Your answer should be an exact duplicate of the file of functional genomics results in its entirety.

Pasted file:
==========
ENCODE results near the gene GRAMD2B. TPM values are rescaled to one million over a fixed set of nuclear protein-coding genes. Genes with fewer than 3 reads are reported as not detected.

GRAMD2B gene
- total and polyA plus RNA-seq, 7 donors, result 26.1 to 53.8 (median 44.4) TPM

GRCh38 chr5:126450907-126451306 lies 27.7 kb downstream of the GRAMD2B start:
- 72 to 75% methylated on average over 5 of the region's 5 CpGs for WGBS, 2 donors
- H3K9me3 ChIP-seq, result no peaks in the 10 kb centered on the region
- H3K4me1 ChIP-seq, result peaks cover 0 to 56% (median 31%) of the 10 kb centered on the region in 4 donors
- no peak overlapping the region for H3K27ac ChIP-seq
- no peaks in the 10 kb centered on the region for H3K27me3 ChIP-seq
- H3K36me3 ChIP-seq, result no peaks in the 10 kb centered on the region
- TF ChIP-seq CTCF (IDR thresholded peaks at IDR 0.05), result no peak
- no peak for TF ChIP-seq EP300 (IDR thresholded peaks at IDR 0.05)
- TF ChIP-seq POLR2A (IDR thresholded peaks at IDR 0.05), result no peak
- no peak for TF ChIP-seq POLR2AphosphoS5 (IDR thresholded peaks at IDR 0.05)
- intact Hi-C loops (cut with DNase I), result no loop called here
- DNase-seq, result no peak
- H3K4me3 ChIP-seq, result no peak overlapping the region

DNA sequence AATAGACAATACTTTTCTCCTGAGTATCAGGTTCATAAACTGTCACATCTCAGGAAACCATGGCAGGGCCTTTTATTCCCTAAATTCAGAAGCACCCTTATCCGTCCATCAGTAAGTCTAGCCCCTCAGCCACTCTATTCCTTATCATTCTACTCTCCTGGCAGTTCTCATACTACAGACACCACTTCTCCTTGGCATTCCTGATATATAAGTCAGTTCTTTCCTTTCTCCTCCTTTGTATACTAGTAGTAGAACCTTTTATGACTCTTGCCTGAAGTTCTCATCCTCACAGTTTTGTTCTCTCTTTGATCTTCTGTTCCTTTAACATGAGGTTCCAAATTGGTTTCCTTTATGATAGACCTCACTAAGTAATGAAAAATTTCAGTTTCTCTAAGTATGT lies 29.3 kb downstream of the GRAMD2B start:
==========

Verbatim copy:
ENCODE results near the gene GRAMD2B. TPM values are rescaled to one million over a fixed set of nuclear protein-coding genes. Genes with fewer than 3 reads are reported as not detected.

GRAMD2B gene
- total and polyA plus RNA-seq, 7 donors, result 26.1 to 53.8 (median 44.4) TPM

GRCh38 chr5:126450907-126451306 lies 27.7 kb downstream of the GRAMD2B start:
- 72 to 75% methylated on average over 5 of the region's 5 CpGs for WGBS, 2 donors
- H3K9me3 ChIP-seq, result no peaks in the 10 kb centered on the region
- H3K4me1 ChIP-seq, result peaks cover 0 to 56% (median 31%) of the 10 kb centered on the region in 4 donors
- no peak overlapping the region for H3K27ac ChIP-seq
- no peaks in the 10 kb centered on the region for H3K27me3 ChIP-seq
- H3K36me3 ChIP-seq, result no peaks in the 10 kb centered on the region
- TF ChIP-seq CTCF (IDR thresholded peaks at IDR 0.05), result no peak
- no peak for TF ChIP-seq EP300 (IDR thresholded peaks at IDR 0.05)
- TF ChIP-seq POLR2A (IDR thresholded peaks at IDR 0.05), result no peak
- no peak for TF ChIP-seq POLR2AphosphoS5 (IDR thresholded peaks at IDR 0.05)
- intact Hi-C loops (cut with DNase I), result no loop called here
- DNase-seq, result no peak
- H3K4me3 ChIP-seq, result no peak overlapping the region

DNA sequence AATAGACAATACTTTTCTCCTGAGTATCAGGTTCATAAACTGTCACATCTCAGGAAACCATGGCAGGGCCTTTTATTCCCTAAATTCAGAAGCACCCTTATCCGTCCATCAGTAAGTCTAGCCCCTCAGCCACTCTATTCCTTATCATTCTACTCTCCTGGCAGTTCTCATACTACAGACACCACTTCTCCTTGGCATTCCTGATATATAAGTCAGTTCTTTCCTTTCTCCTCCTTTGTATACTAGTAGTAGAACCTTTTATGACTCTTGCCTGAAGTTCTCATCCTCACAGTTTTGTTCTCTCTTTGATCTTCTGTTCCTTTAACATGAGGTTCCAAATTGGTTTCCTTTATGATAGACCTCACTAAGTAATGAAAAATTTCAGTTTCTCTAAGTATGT lies 29.3 kb downstream of the GRAMD2B start: